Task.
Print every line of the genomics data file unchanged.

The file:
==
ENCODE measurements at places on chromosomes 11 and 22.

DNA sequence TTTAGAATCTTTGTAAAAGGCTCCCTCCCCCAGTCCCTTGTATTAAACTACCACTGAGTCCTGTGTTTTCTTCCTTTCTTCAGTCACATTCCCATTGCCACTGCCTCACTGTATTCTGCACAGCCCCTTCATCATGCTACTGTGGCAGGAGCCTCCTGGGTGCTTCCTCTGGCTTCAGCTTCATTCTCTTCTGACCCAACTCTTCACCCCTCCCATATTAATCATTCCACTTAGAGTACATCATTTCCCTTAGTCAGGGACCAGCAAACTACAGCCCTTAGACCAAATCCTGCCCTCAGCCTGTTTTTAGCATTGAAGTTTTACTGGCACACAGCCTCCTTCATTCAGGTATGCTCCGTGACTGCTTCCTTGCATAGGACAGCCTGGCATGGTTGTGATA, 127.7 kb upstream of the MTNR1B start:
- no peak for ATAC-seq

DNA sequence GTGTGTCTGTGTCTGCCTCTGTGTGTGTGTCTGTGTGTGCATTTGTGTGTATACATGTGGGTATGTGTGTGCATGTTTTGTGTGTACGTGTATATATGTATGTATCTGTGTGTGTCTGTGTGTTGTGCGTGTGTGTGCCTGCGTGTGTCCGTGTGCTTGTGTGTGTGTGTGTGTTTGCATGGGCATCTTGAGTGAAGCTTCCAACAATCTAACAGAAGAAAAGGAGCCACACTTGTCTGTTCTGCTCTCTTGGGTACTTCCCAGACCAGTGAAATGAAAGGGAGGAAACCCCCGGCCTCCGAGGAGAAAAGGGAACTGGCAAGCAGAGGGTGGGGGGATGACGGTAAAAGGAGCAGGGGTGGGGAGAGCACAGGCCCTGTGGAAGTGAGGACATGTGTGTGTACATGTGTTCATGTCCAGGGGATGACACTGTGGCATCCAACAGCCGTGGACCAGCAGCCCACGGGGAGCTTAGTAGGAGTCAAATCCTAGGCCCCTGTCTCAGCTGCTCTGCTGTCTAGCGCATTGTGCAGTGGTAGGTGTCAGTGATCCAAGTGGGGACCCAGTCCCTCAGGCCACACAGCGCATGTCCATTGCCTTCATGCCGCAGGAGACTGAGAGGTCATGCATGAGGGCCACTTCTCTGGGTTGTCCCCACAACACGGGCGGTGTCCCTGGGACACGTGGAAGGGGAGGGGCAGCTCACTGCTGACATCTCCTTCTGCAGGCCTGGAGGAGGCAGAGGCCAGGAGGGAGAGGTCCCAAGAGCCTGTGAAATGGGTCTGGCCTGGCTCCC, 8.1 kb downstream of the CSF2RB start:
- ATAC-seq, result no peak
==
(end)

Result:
ENCODE measurements at places on chromosomes 11 and 22.

DNA sequence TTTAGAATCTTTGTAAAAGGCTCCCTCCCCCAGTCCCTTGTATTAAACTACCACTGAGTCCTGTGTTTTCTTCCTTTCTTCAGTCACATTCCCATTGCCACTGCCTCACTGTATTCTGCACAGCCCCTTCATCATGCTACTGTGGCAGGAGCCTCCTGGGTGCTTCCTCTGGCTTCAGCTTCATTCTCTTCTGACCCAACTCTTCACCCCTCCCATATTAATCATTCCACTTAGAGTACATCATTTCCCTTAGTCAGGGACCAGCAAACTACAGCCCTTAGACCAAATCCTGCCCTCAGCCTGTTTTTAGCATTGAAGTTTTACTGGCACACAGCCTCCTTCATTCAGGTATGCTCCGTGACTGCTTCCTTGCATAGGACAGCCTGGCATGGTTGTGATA, 127.7 kb upstream of the MTNR1B start:
- no peak for ATAC-seq

DNA sequence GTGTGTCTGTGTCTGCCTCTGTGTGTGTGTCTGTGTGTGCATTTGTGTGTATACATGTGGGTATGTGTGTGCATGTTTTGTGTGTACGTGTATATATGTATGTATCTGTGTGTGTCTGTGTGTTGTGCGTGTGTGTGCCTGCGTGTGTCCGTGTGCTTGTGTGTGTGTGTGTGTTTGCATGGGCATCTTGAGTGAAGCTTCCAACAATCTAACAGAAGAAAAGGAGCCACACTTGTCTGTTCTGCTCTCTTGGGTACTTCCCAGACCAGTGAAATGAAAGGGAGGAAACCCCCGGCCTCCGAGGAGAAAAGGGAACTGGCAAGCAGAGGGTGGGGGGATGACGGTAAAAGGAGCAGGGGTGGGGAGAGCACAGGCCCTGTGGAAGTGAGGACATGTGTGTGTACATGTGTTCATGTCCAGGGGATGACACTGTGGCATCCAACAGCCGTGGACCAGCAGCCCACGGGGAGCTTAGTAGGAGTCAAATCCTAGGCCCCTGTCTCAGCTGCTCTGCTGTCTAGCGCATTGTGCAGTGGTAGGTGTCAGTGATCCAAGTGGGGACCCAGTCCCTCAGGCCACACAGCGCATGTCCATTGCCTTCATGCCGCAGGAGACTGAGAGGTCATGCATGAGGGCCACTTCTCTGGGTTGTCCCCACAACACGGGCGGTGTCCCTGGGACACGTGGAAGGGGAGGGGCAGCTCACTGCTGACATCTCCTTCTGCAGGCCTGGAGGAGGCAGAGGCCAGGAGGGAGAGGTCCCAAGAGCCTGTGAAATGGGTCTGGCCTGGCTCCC, 8.1 kb downstream of the CSF2RB start:
- ATAC-seq, result no peak